What is it like to change culture truly? To effect the way people walk, talk, and dress? Andre Harrell was a pioneer whose career started in the early 1980’s era before words like curator and tastemaker could be seen as career options. He was an innovator, an artist, producer, and later into a successful multimedia mogul who breathed life into Hip Hop culture.

 

Born and raised in the Bronx, NY Andre Harrell’s career started in the early 80s as one half the rap duo Dr. Jekyll and Mr. Hyde with childhood friend Alonzo Brown signed under Def Jam founder Russell Simmons. Although their careers were short, Harrell and Brown’s rap attire was opposite of the 80s BBoys stonewash jeans and ankle brace streetwear as the duo wore three-piece suits (mainly because they both had office jobs) which would plant the seeds of what was to come. Harrell first learned the music business by being the group’s manager then later becoming a vice president and general manager at Def Jam. Taking the backseat role allowed Andre to be influenced by the flare of the then Harlem Hustlers who would come to Rucker Park in their high-class cars,  dressed in tailor-made clothes while drinking expensive champagne. Harrell later developed the idea of taking Hip Hop culture to new heights by merging a rap artist with the dress and swagger of the flashy street hustler without the dangerous risk. It was then that Harrell would meet a charismatic artist named Heavy D, who would become his muse to push the lifestyle vision later known as Ghetto Fabulous.

 

In 1986, Andre Harrell would leave Def Jam to start his label called Uptown Records. With Heavy D, Andre Harrell now had an artist who could exemplify the Ghetto Fabulous lifestyle. A rags to riches way of life that meant to champagne celebrate the move-up from poverty to the upper class while enjoying the finer things in life. Heavy D first single/video Mr. Big Stuff showcased his flare as the overweight lover moved and dance with supreme confidence that earned commercial appeal. With a successful formula, Andre decided to do the opposite of Def Jam, who only worked with rap artists by signing R&B singer Al B. Sure to the label’s roster. He also signed a singing trio named GUY, which included a young producer named Teddy Riley, who would usher his brand of Harlem influence with the New Jack Swing sound had a mainstream effect on music. Now supported with a new multimedia deal from MCA, Andre Harrell’s Uptown Records was not only becoming a label that controls the radio and dance clubs but a movement that a younger generation wanted to join.

 

Ever since a young Sean “Puff” Combs saw Andre Harrell in the Uptown’s Kickin It video, he was in awe. To Combs, it was the first time someone from behind the music business was visible and looked like him. Puff was so determined to find his idol that he stalked Heavy D, living in the same Mt. Vernon, NY neighborhood multiple times to get his opportunity. Once Heavy D set up the meet and greet, Puff became an ambitious intern who famously went above and beyond to perform all tasks, whether it was running to carry a box of cassette tapes or an errand for an artist to impress Harrell. Comb’s enthusiasm eventually provided the chance to become an A&R whose first assignment was to work with a recently signed R&B group from North Carolina named Jodeci. Andre, who was a believer in the youth, encouraged Puff to bestow his style of clothing onto Jodeci by rejecting the traditional R&B suit attire in exchange for the all-white open chest jumpsuits and black combat boots for the slow jam Forever My Lady video. Fans continued to be captivated by the four R&B dudes who dressed like rappers but sang over a traditional Hip Hop beat on the Come and Talk to Me-remix. Harrell later traveled to a Yonkers, NY, projects to sign the singer of a demo he heard by the name of Mary J. Blige, who he saw as an inspirational voice for everyday working women. Uptown records had created a new musical genre called Hip Hop Soul, and Mary J. Blige would be their chosen queen. Blige would use painful life experiences as fuel in her music, which would inspire a generation of women(and men) who could identify with the pain, struggle, and hardships of life. By the mid-1990s, Harrell had created music not just meant for dance clubs celebration but a culture that would connect to fans emotionally.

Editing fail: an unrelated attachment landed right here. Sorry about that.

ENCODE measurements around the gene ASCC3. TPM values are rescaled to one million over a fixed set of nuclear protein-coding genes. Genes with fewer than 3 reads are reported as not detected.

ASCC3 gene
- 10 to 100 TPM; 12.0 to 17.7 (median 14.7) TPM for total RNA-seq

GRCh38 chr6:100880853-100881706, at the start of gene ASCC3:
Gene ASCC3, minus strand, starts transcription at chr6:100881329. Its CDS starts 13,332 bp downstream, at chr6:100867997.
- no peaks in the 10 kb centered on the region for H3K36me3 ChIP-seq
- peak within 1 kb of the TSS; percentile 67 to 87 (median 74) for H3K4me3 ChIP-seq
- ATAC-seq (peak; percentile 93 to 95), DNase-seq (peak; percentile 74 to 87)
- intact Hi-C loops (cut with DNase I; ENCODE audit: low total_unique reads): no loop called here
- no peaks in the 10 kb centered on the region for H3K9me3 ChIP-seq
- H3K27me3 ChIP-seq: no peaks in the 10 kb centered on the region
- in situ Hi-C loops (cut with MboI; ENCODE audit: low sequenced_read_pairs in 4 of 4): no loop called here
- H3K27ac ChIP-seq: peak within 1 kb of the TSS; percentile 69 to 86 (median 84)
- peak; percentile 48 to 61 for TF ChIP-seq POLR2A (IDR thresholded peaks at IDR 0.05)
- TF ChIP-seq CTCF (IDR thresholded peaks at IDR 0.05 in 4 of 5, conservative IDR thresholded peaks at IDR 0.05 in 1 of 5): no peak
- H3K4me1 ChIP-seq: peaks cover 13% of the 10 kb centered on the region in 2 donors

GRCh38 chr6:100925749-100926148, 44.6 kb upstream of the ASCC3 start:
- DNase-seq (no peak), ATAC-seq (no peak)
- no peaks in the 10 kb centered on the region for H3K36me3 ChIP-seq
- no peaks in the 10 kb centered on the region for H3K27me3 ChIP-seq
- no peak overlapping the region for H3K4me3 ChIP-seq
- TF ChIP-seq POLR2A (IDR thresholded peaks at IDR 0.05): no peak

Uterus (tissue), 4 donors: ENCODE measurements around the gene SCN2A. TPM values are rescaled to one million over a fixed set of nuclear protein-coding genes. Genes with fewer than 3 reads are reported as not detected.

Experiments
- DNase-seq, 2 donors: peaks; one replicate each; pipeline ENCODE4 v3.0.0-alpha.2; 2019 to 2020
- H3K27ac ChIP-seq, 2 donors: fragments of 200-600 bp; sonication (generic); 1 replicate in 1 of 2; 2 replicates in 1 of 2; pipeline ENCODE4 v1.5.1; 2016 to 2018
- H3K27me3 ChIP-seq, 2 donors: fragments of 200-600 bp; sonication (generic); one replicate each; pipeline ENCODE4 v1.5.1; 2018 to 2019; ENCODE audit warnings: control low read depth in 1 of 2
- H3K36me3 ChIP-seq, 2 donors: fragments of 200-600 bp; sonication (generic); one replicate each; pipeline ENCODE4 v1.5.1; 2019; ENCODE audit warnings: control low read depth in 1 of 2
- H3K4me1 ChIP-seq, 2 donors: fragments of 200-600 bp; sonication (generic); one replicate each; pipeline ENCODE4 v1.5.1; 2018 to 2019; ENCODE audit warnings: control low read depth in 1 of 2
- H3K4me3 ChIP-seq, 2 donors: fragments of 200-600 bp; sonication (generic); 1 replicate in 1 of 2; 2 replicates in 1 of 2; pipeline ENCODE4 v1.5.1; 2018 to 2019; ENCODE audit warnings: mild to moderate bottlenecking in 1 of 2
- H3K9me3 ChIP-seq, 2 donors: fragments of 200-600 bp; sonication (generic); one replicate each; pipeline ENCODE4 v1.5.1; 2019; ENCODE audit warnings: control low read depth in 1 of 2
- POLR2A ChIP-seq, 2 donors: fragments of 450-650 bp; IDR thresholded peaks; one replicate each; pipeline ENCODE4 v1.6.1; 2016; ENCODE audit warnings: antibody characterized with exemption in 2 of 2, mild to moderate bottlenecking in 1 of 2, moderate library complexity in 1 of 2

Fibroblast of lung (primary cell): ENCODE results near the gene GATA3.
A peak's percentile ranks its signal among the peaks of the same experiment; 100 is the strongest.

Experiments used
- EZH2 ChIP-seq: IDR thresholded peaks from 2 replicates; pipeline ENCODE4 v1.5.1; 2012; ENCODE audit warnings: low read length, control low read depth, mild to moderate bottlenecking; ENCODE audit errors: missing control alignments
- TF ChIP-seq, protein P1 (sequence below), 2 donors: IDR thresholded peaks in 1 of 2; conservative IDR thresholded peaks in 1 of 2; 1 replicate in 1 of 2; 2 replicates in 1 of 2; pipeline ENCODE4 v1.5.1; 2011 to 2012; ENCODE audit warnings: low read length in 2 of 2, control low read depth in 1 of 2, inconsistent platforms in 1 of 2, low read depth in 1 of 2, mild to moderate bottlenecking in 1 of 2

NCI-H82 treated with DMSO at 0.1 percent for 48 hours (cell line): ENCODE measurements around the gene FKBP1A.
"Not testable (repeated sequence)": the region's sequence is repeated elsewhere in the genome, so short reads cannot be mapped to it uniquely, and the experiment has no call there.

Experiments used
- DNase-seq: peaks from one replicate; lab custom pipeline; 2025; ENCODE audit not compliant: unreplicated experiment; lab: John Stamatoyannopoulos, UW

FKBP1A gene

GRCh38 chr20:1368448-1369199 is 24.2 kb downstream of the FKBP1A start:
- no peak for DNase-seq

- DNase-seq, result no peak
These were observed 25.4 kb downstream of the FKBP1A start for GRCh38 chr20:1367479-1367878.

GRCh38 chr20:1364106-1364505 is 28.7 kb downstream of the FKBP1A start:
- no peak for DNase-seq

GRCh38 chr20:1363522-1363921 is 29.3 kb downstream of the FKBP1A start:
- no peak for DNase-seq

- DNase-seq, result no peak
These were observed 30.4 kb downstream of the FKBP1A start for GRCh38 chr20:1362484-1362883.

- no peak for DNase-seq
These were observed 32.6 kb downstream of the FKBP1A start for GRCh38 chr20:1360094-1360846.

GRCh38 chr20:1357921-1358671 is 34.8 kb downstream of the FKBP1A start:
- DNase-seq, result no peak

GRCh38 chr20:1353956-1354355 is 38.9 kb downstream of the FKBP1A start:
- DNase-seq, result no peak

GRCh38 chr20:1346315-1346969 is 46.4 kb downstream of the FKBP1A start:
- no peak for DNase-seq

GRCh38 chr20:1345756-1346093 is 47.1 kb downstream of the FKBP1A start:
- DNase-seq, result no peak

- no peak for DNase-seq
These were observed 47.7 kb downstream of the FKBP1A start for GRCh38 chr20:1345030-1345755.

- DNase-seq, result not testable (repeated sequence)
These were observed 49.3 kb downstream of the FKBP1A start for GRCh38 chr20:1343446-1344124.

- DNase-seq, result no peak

As the success continued to grow, so did Andre Harrell’s role. He produced MTV’s Uptown Unplugged, which was the first black-owned label to have an entire artist roster perform on the broadcast as well as the movie Strictly Business that featured Halle Berry in her first starring role. His producer credits grew with New York Undercover, which was the first police drama to star two people of color. The show is credited as the first(and maybe last) tv drama to make cops look cool as the characters dressed and talk with the same attitude of a rap artist. Musically his influence grew by signing the Queens, NY rap group known as the Lost Boyz who’s single Renee became a classic Hip Hop story. Harrell also hired the production team Trackmasters, who would make hit records with artists such as Nas, LL Cool J, Jennifer Lopez, Mariah Carey, and more.

 

Andre Harrell champagne’s sense of fashion and style took Hip Hop culture perception of a short-lived fad to a marketable genre taken seriously. He pushed music that changed sound with visuals that provided a lifestyle connected to those from poverty who desired to advance to a higher class with the same dazzle and flash as the neighborhood hustlers. Harrell’s legacy is a gift of feel-good music and a fashionable lifestyle that inspired young minds to change the world.

 

j hall

@jhallradio